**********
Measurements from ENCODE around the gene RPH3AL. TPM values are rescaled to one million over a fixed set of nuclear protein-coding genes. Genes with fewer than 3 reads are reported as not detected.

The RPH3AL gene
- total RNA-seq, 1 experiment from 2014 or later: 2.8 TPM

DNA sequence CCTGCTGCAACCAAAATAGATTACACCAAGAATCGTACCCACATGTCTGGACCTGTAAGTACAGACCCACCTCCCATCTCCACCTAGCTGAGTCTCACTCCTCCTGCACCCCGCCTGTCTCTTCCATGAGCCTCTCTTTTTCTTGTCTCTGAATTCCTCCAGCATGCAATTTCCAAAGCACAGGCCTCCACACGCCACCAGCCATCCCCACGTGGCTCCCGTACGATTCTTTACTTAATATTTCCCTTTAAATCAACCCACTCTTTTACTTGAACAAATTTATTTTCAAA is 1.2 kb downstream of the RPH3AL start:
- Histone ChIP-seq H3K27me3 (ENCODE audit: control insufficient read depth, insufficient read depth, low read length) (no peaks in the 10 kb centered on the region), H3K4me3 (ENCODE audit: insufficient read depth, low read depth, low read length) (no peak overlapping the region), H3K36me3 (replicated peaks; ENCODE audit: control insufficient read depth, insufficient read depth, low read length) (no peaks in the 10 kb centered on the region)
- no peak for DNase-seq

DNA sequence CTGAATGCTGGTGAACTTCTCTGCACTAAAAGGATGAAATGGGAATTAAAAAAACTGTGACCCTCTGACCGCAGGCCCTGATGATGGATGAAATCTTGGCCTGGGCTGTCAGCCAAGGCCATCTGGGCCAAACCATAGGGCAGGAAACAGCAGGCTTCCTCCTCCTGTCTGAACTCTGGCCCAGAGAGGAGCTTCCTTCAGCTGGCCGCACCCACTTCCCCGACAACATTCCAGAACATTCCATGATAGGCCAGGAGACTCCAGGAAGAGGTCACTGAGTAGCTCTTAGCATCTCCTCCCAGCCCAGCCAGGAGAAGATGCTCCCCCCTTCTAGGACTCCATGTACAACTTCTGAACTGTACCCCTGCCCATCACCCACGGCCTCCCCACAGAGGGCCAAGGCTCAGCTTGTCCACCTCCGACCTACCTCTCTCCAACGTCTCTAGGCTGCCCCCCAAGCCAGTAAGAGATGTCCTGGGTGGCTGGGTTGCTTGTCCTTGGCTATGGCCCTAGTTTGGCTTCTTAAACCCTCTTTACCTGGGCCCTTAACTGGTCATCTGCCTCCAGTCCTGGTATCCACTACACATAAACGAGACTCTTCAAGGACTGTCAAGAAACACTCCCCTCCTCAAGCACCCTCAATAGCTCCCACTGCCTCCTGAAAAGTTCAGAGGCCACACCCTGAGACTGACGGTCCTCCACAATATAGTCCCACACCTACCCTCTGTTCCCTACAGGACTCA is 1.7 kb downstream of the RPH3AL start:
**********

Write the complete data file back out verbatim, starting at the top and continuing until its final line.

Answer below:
Measurements from ENCODE around the gene RPH3AL. TPM values are rescaled to one million over a fixed set of nuclear protein-coding genes. Genes with fewer than 3 reads are reported as not detected.

The RPH3AL gene
- total RNA-seq, 1 experiment from 2014 or later: 2.8 TPM

DNA sequence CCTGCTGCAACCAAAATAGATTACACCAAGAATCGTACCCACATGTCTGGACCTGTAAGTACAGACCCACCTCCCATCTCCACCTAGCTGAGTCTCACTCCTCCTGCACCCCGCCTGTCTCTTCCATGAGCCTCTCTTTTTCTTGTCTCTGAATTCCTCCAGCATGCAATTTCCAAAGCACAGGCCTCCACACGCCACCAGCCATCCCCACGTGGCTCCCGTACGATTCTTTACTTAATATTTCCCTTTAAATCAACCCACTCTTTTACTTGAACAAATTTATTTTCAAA is 1.2 kb downstream of the RPH3AL start:
- Histone ChIP-seq H3K27me3 (ENCODE audit: control insufficient read depth, insufficient read depth, low read length) (no peaks in the 10 kb centered on the region), H3K4me3 (ENCODE audit: insufficient read depth, low read depth, low read length) (no peak overlapping the region), H3K36me3 (replicated peaks; ENCODE audit: control insufficient read depth, insufficient read depth, low read length) (no peaks in the 10 kb centered on the region)
- no peak for DNase-seq

DNA sequence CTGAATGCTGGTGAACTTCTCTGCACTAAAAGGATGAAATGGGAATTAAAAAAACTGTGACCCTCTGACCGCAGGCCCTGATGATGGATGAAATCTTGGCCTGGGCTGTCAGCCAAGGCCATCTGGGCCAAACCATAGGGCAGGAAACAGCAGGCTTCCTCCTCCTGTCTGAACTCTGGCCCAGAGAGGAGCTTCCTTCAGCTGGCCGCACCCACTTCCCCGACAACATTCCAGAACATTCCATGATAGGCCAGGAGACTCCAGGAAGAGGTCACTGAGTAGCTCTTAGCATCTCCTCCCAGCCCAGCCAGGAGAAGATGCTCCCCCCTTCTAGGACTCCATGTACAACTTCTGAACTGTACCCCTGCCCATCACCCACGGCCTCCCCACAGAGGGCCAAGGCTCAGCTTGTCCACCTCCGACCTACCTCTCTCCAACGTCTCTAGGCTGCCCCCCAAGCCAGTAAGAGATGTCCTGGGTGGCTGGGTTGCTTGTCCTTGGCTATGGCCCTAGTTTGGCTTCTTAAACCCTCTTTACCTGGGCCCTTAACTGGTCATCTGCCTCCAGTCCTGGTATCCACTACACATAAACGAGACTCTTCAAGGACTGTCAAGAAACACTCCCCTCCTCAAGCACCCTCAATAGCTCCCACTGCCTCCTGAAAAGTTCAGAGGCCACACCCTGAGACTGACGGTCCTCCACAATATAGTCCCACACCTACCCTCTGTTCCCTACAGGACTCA is 1.7 kb downstream of the RPH3AL start: